Lorenz said the risk of accidentally breaking guidelines and the possibility of fraud would rise “significantly” without Deloitte’s assistance.

The County board discussed delaying the vote a week by referring to the finance committee, but the motion to do so failed and the resolution was approved.

The board went on to approve resolutions recognizing June as LGBTQ+ Pride Month and National PTSD Awareness Month.

Douglas County Health Director Dr. Adi Pour gave the county board an update on COVID-19 in Douglas County and the vaccination plan. The good news is the number of new cases continues to drop. But the county is still having trouble closing the gap on reaching herd immunity through vaccinations. 

The federal goal is to give 70% of American adults at least the first dose of the vaccine by July 4. Douglas County is sitting at about 64% and Pour said she believes that goal is obtainable. However vaccine administration has slowed and particular communities, like Black Omahans, of which only about 30% have had at least one shot, have been harder to convince to get the shot than others. 

Dr. Adi Pour.

The county, which has long tried to focus COVID-19 messaging and build trust through relationships with community leaders, will have several pop-up vaccine sites in the coming weeks. For a list of temporary and permanent locations, look on the county’s website.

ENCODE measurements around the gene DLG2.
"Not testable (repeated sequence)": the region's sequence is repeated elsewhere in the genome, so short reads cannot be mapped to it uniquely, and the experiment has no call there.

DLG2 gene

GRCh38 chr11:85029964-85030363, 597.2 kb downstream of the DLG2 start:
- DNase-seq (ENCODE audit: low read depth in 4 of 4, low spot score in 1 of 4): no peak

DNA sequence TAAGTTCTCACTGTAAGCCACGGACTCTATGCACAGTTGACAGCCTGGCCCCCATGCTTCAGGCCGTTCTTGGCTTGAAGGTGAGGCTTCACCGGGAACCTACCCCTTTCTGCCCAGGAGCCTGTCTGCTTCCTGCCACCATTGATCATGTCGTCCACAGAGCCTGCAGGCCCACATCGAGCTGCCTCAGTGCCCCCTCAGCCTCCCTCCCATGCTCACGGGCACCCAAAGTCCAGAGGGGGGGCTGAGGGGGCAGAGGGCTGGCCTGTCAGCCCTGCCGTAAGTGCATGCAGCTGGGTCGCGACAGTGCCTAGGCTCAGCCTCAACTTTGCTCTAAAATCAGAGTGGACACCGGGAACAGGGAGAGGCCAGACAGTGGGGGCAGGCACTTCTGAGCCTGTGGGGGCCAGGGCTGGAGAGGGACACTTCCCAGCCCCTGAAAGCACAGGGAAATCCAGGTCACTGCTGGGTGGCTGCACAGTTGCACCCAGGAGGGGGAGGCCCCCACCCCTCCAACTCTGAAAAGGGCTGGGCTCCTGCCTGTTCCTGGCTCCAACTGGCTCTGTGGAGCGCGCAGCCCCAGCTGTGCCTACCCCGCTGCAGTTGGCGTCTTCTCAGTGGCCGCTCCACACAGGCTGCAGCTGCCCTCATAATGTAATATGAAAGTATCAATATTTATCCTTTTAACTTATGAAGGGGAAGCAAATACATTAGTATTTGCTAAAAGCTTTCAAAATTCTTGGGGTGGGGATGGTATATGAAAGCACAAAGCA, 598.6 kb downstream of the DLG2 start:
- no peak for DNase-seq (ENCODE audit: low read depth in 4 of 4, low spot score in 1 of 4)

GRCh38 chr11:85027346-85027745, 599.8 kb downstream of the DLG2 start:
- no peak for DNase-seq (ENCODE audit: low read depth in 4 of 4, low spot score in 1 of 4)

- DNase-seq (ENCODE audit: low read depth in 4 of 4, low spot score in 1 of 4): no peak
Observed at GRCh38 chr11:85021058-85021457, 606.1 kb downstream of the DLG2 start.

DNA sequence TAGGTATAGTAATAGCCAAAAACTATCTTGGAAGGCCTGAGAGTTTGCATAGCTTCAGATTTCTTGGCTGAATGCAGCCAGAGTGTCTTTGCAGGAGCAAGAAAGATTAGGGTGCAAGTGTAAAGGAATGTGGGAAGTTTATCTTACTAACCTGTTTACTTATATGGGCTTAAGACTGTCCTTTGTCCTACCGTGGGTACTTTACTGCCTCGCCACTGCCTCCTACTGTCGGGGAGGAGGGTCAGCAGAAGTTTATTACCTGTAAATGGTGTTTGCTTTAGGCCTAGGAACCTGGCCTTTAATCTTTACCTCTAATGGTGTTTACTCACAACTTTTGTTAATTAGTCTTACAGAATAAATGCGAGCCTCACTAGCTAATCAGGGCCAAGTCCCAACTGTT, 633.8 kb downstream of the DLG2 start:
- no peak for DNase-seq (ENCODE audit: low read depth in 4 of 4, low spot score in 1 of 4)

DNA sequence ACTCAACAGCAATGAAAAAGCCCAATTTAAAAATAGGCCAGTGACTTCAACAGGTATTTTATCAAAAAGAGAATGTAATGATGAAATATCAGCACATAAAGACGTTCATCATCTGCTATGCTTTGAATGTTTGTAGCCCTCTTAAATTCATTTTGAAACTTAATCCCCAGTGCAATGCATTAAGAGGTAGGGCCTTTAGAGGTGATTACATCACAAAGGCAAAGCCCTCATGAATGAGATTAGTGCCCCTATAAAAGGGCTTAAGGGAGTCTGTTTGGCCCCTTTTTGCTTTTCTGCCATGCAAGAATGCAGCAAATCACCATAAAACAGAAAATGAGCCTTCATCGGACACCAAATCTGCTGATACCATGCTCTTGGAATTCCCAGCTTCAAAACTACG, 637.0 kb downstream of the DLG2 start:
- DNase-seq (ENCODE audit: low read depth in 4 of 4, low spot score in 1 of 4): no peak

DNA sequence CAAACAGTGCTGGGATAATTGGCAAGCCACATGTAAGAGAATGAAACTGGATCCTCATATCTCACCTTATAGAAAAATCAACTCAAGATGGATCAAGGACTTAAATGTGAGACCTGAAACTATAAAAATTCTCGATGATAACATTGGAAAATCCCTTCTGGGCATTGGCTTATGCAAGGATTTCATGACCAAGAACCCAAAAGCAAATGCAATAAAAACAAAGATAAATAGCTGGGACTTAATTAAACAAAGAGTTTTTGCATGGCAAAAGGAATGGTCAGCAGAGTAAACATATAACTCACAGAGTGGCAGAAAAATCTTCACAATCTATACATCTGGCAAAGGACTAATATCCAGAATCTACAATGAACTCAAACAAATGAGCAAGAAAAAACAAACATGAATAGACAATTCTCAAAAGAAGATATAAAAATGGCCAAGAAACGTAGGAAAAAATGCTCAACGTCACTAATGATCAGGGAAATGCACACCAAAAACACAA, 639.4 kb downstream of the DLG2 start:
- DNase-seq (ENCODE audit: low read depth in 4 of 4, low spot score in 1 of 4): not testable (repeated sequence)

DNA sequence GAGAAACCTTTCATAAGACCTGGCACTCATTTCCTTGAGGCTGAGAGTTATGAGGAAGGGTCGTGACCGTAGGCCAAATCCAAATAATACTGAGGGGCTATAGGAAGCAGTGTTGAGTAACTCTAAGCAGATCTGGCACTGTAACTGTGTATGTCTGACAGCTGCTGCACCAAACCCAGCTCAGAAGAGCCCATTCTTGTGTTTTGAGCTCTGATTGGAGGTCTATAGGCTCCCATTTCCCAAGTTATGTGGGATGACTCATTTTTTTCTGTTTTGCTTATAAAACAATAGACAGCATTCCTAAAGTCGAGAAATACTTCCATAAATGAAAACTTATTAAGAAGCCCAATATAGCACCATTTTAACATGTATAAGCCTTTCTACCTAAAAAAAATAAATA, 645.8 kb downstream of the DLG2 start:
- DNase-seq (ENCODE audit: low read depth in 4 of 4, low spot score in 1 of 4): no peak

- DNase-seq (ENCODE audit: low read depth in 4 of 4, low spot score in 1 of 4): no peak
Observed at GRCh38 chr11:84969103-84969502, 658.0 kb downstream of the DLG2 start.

Pour said that although everything is trending in the right direction, the fight against COVID-19 is ongoing.

“It’s not over ‘til it’s over,” she said.

Hours later the Omaha City Council met for a brief and comparably less controversial meeting. It was their first meeting following Monday’s inauguration of three new members.

One of those newly elected members, Councilmember Juanita Johnson of District 2, began the meeting with a proclamation recognizing June 19th as Juneteenth.

Johnson, the only Black member of the City Council, thanked the Omaha branch NAACP and its president, Vickie Young, for their contributions to the city. Councilmember Pete Festersen added that the proclamation will be presented to the Malcolm X Memorial Foundation on June 19.

The City Council unanimously approved liquor licenses for two new Omaha restaurants: Koko’s Chicken at 2571 South 177th Plaza and Bravo Cucina Italiano at 17151 Davenport St. Mula, a Mexican restaurant on 40th and Farnam St., also received approval for a liquor license for a proposed addition to its outdoor patio.

Ross Koley, owner of a Grateful Dead-themed bar called the Brokedown Palace, received approval for a liquor license to host a music festival at 8805 Maple St. from June 24 to 26. Festersen, who represents the bar’s district, asked Koley about noise complaints from last year’s Run for the Roses festival.

Koley said he received complaints from a neighbor, but he has spoken to neighbors to make sure there aren’t any issues. Festersen suggested he end music at 11 p.m. each night instead of 12 a.m., but the City Council approved the liquor license without any amendments.